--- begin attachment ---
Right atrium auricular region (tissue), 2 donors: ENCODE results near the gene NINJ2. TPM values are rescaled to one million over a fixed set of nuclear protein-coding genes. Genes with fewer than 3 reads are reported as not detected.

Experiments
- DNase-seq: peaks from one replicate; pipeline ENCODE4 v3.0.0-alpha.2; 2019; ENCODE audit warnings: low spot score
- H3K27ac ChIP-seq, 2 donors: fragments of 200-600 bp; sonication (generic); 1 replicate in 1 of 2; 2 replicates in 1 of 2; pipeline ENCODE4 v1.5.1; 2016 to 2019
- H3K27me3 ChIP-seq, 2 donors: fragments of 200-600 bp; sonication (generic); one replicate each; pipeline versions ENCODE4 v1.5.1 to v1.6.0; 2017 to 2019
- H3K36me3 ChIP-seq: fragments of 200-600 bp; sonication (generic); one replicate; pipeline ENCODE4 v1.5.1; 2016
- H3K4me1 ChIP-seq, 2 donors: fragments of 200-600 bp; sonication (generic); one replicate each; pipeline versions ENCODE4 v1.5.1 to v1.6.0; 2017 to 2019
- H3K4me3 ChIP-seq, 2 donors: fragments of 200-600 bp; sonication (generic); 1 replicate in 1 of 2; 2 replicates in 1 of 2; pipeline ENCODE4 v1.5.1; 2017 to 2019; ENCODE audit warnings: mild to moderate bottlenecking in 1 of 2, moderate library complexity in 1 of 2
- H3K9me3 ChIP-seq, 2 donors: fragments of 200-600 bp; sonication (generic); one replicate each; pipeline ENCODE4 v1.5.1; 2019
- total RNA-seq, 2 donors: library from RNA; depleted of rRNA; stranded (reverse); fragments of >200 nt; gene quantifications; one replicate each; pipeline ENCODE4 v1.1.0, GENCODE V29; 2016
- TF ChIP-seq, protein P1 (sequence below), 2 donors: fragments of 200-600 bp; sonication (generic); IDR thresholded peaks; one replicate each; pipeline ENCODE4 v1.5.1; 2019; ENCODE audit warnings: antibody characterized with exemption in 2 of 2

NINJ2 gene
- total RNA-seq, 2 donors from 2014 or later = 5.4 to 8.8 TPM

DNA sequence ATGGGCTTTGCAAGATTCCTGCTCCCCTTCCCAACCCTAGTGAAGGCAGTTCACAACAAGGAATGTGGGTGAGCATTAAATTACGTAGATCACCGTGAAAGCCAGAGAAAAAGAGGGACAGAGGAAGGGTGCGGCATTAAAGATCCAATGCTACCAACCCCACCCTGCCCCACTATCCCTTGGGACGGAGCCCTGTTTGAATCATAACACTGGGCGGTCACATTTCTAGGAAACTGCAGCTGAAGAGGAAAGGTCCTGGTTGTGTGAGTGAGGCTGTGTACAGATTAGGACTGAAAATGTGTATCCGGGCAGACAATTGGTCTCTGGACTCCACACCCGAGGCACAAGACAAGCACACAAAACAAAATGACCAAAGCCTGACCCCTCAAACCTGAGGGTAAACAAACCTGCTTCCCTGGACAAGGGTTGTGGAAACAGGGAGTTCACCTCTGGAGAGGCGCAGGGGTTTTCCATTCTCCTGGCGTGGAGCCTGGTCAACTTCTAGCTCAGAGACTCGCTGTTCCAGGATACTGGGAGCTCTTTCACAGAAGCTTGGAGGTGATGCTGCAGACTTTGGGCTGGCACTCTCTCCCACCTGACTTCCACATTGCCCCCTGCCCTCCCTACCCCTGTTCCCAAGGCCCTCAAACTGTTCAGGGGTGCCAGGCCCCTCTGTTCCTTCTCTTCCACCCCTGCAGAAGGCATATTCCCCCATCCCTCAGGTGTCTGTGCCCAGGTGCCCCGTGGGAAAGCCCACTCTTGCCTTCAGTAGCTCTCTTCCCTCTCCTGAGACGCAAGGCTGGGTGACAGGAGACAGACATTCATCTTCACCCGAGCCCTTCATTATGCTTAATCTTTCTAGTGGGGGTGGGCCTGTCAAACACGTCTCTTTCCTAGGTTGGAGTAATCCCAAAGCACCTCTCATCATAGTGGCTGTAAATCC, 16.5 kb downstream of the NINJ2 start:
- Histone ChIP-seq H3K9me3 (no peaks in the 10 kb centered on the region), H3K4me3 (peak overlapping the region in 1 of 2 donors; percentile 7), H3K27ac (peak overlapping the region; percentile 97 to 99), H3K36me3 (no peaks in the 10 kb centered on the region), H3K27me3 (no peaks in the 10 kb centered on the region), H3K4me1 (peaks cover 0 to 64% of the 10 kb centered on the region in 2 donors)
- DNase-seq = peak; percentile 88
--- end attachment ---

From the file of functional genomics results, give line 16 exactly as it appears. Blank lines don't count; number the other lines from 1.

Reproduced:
- DNase-seq = peak; percentile 88